Tardive dyskinesia (TD) is a movement disorder. It results from using medicines used to treat psychiatric problems, like schizophrenia. TD causes repeating movements you cannot control. They may affect the face, limbs, or trunk.
It is treated with medicine. Medicines that cause TB may be stopped or changed. Some supplements may also lower the risk of problems. Some people may benefit from deep brain stimulation if other methods do not help.
May Be Effective
These therapies may provide benefit:
- Branched-chain amino acids are essential nutrients found in foods and available in supplements.A1
- Ginkgo biloba is a tree.B1-B4
- Melatonin is a hormone made by the body that helps with the sleep-wake cycle. It is available as a supplement.C1-C3
- Vitamin B6 is found in foods and helps enzymes work in the body.D1
May Not Be Effective
Eicosapentaenoic acid (EPA) is an omega-3 fatty acid found in cold-water fatty fish. It is also available in supplements.G1
Not Enough Data to Assess
- Vitamin E F1-F2
Editorial process and description of evidence categories can be found at EBSCO NAT Editorial Process.
Herbs and Supplements to Be Used With Caution
Talk to your doctor about all herbs or supplements you are taking. Some may interact with your treatment plan or health conditions. Some supplements discussed here have certain concerns such as:
- Branched-chain amino acids may interfere with Parkinson disease medicines.
- Ginkgo biloba may interact harmfully with many commonly prescribed medicines.
- Vitamin B6 in high doses may result in nerve damage.
- Vitamin E in excessive amounts may cause problems for people who take blood thinners, are diabetic, or are taking chemotherapy for cancer treatment.
Branched-chain Amino Acids
A1. Richardson MA1, Bevans ML, et al. Efficacy of the branched-chain amino acids in the treatment of tardive dyskinesia in men. Am J Psychiatry. 2003;160(6):1117-1124.
B1. Zhang WF, Tan YL, Zhang XY, Chan RC, Wu HR, Zhou DF. Extract of Ginkgo biloba treatment for tardive dyskinesia in schizophrenia: a randomized, double-blind, placebo-controlled trial. J Clin Psychiatry. 2011;72(5):615-621.
B2. Zheng W, Xiang YQ, Ng CH, Ungvari GS, Chiu HF, Xiang YT. Extract of Ginkgo biloba for tardive dyskinesia: meta-analysis of randomized controlled trials. 2016;49(3):107-111.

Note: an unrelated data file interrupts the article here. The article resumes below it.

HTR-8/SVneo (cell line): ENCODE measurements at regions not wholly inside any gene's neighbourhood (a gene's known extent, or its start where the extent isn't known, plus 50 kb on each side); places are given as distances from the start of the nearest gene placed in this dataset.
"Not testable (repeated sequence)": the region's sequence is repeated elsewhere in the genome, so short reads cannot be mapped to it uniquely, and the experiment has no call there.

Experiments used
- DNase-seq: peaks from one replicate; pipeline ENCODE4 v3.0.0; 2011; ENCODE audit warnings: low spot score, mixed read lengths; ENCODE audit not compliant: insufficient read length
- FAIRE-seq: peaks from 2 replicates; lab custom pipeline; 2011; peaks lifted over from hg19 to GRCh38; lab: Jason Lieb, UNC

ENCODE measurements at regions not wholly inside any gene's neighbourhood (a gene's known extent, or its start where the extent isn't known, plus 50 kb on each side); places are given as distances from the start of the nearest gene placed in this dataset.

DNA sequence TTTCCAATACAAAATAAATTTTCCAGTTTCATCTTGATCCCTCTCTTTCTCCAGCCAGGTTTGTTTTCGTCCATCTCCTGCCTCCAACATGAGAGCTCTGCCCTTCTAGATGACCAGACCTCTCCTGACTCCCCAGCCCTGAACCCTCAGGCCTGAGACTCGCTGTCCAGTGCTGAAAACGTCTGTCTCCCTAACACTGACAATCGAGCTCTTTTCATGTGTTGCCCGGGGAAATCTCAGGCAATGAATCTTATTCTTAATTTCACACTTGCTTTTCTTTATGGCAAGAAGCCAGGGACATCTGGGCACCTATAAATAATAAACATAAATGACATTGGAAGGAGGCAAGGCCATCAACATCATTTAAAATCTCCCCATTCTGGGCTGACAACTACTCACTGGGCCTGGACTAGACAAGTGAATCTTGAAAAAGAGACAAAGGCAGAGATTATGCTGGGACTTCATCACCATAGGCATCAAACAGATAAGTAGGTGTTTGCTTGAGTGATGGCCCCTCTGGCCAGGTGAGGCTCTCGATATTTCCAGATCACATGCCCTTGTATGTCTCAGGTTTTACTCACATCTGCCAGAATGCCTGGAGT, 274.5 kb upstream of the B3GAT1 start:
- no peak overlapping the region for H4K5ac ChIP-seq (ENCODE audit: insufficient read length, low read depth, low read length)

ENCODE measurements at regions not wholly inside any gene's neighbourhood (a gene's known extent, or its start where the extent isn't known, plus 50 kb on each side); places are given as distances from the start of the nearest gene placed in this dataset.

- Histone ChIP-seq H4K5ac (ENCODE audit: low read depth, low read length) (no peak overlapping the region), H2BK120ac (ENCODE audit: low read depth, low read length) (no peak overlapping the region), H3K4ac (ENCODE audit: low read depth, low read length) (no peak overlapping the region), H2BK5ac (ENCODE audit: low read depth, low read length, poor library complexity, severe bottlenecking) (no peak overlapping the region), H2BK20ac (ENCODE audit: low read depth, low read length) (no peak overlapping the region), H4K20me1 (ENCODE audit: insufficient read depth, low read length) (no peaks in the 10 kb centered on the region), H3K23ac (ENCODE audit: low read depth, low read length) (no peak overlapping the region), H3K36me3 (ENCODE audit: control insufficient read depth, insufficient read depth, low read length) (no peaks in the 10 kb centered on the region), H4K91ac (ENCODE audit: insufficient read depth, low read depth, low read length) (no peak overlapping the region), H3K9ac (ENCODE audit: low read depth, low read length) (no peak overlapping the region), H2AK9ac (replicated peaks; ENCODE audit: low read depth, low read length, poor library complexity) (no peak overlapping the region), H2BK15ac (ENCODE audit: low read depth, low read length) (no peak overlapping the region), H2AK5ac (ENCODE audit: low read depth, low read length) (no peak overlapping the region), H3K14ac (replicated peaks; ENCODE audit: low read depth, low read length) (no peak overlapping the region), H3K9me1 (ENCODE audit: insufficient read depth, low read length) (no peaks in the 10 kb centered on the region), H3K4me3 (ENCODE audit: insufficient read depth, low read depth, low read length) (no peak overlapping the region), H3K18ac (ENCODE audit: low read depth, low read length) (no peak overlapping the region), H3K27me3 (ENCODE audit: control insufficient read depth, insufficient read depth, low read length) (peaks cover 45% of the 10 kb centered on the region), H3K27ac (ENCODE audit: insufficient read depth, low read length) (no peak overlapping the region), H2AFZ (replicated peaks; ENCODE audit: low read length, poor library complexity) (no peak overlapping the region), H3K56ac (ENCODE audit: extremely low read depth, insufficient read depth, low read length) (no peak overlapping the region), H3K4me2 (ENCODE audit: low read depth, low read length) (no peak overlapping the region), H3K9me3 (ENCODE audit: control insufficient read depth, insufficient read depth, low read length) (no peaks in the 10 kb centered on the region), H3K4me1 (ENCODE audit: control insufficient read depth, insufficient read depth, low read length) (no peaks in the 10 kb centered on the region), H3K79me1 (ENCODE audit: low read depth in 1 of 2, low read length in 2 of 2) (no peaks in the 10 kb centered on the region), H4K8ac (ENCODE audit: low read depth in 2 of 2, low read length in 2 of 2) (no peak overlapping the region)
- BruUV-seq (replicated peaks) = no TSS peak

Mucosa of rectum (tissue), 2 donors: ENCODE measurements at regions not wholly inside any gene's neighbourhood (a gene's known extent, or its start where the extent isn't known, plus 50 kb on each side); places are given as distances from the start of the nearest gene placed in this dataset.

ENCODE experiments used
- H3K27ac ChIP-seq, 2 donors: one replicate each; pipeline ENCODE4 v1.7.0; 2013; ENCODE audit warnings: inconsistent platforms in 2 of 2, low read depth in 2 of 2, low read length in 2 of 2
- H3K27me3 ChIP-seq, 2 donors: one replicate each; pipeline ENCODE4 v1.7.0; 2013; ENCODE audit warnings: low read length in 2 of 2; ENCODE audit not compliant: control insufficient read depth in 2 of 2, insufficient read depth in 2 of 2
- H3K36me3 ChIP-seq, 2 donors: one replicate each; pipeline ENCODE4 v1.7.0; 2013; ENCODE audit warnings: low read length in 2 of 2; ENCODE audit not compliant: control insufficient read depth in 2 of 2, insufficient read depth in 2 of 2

B3. Soares-Weiser K, Rathbone J, et al. Miscellaneous treatments for antipsychotic-induced tardive dyskinesia. Cochrane Database Syst Rev. 2018 Mar 19;3:CD000208.
B4. Bhidayasiri R, Jitkritsadakul O, et al. Updating the recommendations for treatment of tardive syndromes: A systematic review of new evidence and practical treatment algorithm. J Neurol Sci. 2018 Jun 15;389:67-75.
C1. Shamir E, Barak Y, Plopsky I, Zisapel N, Elizur A, Weizman A. Is melatonin treatment effective for tardive dyskinesia? J Clin Psychiatry. 2000;61(8):556-568.
C2. Shamir E, Barak Y, Shalman I, et al. Melatonin treatment for tardive dyskinesia: a double-blind, placebo-controlled, crossover study. Arch Gen Psychiatry. 2001;58(11):1049-1052.
C3. Castro F, Carrizo E, Prieto de Rincón D et al. Effectiveness of melatonin in tardive dyskinesia. Invest Clin. 2011;52(3):252-260.
D1. Adelufosi AO, Abayomi O, Ojo TM. Pyridoxal 5 phosphate for neuroleptic-induced tardive dyskinesia. Cochrane Database Syst Rev. 2015;(4):CD010501.
E1. Bergman H, Walker DM, et al. Systematic review of interventions for treating or preventing antipsychotic-induced tardive dyskinesia. Health Technol Assess. 2017 Aug;21(43):1-218.
F1. Soares-Weiser K, Maayan N, Bergman H. Vitamin E for antipsychotic-induced tardive dyskinesia. Cochrane Database Syst Rev. 2018;1:CD000209. F2. Pham DQ, Plakogiannis R. Vitamin E supplementation in Alzheimer's disease, Parkinson's disease, tardive dyskinesia, and cataract: Part 2. Ann Pharmacother. 2005 Dec;39(12):2065-72.
G1. Emsley R, Niehaus DJ, et al. The effects of eicosapentaenoic acid in tardive dyskinesia: a randomized, placebo-controlled trial. Schizophr Res. 2006 May;84(1):112-120.
Last reviewed December 2019 by EBSCO NAT Review Board Eric Hurwitz, DC Last Updated: 6/26/2020